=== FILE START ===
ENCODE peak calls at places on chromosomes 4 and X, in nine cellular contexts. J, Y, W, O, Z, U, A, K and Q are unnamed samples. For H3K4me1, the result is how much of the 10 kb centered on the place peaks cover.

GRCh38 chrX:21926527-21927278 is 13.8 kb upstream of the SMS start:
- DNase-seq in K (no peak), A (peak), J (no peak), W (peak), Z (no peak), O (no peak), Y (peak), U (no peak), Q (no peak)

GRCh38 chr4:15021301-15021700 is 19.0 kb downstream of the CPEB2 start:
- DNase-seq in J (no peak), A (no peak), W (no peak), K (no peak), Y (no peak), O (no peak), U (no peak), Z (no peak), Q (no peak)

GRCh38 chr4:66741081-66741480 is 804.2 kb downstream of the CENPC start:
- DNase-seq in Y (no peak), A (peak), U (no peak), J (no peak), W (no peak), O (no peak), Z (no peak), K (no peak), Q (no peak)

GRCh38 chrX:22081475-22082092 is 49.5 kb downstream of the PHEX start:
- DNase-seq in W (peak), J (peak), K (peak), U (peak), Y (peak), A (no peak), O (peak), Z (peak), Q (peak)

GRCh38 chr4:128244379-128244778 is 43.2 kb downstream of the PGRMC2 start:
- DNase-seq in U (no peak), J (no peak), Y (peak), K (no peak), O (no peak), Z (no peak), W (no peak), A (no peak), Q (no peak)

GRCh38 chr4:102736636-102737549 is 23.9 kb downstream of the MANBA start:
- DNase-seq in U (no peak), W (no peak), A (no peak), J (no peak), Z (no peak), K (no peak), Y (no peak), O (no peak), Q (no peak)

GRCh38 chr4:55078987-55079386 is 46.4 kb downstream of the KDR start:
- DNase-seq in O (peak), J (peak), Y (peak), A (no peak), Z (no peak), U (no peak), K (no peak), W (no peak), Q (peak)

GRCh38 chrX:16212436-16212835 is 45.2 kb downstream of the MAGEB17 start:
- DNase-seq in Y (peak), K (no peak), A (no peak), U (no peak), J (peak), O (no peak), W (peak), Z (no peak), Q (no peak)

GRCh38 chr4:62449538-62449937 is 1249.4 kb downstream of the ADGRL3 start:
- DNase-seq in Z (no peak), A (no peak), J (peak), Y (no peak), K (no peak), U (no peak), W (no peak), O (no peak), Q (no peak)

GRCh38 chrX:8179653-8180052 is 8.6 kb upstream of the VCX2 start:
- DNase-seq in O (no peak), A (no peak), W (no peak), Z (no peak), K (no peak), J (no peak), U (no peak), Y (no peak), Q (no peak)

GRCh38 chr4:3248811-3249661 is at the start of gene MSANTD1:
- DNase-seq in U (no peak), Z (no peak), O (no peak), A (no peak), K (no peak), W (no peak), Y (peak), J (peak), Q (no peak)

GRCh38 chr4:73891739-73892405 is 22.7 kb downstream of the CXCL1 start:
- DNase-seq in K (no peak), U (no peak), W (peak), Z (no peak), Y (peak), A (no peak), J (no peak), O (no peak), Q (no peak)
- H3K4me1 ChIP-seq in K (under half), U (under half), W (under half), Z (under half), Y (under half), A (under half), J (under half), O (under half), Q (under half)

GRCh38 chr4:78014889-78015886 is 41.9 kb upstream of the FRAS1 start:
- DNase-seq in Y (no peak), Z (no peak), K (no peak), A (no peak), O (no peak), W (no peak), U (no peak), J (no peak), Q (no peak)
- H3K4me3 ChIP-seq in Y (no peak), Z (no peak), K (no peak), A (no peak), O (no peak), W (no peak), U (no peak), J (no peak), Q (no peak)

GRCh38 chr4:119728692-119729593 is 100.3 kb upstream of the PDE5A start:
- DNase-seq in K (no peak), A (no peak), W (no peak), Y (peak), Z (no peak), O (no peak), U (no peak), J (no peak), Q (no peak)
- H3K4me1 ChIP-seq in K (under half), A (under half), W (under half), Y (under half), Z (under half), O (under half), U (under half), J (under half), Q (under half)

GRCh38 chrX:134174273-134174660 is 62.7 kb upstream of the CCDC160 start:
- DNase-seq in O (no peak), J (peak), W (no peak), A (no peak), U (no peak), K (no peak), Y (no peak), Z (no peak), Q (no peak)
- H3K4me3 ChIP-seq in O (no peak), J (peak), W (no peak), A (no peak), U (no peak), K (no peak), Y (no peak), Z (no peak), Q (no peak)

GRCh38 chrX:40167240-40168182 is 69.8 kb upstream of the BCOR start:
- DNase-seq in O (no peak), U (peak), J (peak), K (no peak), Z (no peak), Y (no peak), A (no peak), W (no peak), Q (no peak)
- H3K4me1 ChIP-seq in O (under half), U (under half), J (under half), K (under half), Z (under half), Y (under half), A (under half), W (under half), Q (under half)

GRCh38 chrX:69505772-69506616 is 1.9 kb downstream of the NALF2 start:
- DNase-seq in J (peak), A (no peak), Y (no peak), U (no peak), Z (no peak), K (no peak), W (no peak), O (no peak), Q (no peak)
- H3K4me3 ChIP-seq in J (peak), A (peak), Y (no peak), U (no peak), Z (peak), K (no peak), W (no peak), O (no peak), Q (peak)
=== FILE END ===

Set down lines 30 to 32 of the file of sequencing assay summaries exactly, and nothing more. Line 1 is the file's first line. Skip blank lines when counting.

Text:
GRCh38 chr4:119728692-119729593 is 100.3 kb upstream of the PDE5A start:
- DNase-seq in K (no peak), A (no peak), W (no peak), Y (peak), Z (no peak), O (no peak), U (no peak), J (no peak), Q (no peak)
- H3K4me1 ChIP-seq in K (under half), A (under half), W (under half), Y (under half), Z (under half), O (under half), U (under half), J (under half), Q (under half)